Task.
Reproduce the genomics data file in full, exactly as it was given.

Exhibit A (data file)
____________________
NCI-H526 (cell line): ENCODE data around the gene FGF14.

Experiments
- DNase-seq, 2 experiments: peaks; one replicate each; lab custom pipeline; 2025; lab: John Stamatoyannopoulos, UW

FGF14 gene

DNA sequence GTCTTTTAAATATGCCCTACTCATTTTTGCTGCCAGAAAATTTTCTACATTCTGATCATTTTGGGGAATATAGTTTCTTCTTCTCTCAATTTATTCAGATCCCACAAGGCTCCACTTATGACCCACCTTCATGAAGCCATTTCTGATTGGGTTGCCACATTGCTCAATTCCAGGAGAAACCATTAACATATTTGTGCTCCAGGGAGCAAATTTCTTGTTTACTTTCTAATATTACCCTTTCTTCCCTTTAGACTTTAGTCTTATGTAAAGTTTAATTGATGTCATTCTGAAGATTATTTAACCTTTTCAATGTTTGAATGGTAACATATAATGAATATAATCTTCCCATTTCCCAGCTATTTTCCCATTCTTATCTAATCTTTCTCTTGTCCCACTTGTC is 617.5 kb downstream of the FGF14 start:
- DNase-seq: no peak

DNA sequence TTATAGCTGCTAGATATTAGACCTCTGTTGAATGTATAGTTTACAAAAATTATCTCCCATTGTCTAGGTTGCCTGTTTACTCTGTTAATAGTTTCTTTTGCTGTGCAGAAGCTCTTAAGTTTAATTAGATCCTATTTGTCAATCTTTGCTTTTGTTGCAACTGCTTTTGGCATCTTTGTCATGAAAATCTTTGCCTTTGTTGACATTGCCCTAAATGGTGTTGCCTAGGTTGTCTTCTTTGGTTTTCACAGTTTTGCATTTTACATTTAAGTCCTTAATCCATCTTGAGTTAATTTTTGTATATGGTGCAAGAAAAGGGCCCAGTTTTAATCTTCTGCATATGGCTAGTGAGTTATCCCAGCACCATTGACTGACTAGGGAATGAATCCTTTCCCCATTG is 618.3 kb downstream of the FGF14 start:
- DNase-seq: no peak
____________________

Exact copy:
NCI-H526 (cell line): ENCODE data around the gene FGF14.

Experiments
- DNase-seq, 2 experiments: peaks; one replicate each; lab custom pipeline; 2025; lab: John Stamatoyannopoulos, UW

FGF14 gene

DNA sequence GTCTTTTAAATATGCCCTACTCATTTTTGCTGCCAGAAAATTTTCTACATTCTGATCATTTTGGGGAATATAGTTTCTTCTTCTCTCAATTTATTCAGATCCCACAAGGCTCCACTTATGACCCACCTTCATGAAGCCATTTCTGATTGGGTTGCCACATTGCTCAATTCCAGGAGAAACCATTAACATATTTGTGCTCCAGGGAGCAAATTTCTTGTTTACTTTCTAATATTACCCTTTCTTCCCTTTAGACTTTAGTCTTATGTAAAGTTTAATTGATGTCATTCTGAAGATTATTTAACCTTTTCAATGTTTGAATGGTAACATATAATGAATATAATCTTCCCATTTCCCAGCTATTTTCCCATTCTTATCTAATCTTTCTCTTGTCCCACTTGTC is 617.5 kb downstream of the FGF14 start:
- DNase-seq: no peak

DNA sequence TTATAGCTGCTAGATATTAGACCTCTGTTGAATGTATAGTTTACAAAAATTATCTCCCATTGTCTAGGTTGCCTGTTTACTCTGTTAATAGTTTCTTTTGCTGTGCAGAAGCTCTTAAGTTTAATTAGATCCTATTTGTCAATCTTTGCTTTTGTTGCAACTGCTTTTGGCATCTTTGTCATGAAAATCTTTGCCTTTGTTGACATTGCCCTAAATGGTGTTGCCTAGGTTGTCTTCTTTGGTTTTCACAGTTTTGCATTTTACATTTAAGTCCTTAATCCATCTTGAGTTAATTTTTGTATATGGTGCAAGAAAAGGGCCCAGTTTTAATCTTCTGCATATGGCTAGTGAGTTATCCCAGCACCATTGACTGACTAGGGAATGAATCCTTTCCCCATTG is 618.3 kb downstream of the FGF14 start:
- DNase-seq: no peak